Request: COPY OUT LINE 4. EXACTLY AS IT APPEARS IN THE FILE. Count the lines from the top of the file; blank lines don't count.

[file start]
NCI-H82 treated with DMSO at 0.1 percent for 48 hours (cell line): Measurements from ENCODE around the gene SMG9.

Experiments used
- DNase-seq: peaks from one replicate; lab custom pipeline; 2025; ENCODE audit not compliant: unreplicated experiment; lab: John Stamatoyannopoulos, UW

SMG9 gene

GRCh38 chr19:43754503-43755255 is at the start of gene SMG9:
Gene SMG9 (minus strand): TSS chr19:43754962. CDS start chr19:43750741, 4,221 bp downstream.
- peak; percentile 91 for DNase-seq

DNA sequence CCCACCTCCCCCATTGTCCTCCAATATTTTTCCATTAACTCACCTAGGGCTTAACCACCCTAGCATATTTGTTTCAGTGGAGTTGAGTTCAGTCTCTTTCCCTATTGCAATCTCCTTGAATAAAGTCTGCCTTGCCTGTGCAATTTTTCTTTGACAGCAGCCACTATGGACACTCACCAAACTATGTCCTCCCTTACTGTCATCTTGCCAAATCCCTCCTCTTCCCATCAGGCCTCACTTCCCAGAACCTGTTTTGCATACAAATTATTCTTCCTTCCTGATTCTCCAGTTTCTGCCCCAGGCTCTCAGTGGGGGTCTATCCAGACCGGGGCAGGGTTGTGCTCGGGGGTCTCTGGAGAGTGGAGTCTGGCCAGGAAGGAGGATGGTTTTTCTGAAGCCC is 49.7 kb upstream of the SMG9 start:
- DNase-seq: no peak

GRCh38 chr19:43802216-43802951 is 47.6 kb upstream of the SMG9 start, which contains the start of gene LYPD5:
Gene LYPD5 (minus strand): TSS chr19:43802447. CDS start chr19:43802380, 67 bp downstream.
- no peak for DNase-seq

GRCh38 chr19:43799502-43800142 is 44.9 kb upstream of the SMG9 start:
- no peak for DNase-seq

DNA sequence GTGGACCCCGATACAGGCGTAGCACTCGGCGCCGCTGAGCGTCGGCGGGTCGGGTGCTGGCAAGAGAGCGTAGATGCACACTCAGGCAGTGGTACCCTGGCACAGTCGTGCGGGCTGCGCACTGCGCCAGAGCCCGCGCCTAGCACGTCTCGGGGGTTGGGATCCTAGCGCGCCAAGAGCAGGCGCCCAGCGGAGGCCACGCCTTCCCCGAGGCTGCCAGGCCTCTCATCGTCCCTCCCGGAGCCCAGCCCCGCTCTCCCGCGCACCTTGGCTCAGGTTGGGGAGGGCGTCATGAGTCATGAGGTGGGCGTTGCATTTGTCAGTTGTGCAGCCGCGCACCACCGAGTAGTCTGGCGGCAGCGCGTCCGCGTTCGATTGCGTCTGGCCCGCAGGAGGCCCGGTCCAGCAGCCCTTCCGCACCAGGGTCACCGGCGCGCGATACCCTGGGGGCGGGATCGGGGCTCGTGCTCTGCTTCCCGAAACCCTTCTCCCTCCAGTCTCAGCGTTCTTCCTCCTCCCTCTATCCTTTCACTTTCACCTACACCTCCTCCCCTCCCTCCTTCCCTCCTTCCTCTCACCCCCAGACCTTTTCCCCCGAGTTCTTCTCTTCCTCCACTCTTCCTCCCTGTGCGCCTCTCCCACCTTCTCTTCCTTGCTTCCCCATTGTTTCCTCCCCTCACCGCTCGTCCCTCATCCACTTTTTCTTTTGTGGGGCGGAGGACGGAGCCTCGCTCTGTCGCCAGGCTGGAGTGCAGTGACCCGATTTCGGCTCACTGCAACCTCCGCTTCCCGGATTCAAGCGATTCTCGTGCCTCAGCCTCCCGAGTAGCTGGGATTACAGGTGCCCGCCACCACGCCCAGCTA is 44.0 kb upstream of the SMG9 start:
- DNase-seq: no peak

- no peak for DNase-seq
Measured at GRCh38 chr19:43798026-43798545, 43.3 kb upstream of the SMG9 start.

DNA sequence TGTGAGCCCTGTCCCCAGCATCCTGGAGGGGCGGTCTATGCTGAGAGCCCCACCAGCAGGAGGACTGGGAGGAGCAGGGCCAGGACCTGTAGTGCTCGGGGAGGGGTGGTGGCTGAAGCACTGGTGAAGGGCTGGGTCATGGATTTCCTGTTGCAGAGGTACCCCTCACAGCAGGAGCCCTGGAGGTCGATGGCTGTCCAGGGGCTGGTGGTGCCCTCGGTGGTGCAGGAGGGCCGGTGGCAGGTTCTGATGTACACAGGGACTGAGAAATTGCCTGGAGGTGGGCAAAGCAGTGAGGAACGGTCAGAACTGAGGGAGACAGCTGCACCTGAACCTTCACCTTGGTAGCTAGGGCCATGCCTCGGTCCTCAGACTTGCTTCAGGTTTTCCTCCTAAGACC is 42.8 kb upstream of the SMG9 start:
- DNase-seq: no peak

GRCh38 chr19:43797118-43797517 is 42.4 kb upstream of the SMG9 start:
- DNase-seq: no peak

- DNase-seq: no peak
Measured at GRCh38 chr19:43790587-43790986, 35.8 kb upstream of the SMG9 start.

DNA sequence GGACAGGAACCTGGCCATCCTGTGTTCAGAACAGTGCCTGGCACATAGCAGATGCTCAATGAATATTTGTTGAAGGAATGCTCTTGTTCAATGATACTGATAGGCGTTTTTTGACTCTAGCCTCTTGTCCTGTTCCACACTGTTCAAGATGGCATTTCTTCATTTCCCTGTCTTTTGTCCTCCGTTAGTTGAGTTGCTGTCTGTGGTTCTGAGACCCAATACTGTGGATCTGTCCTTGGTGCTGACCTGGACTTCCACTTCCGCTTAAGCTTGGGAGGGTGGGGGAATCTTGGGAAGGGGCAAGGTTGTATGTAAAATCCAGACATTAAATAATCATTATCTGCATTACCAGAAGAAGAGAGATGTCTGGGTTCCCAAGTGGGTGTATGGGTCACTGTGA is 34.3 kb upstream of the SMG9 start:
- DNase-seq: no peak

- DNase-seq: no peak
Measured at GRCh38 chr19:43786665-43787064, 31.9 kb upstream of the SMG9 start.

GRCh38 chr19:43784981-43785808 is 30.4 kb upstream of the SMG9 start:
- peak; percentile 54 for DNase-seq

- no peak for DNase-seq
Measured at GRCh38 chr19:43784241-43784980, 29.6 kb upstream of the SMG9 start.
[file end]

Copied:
SMG9 gene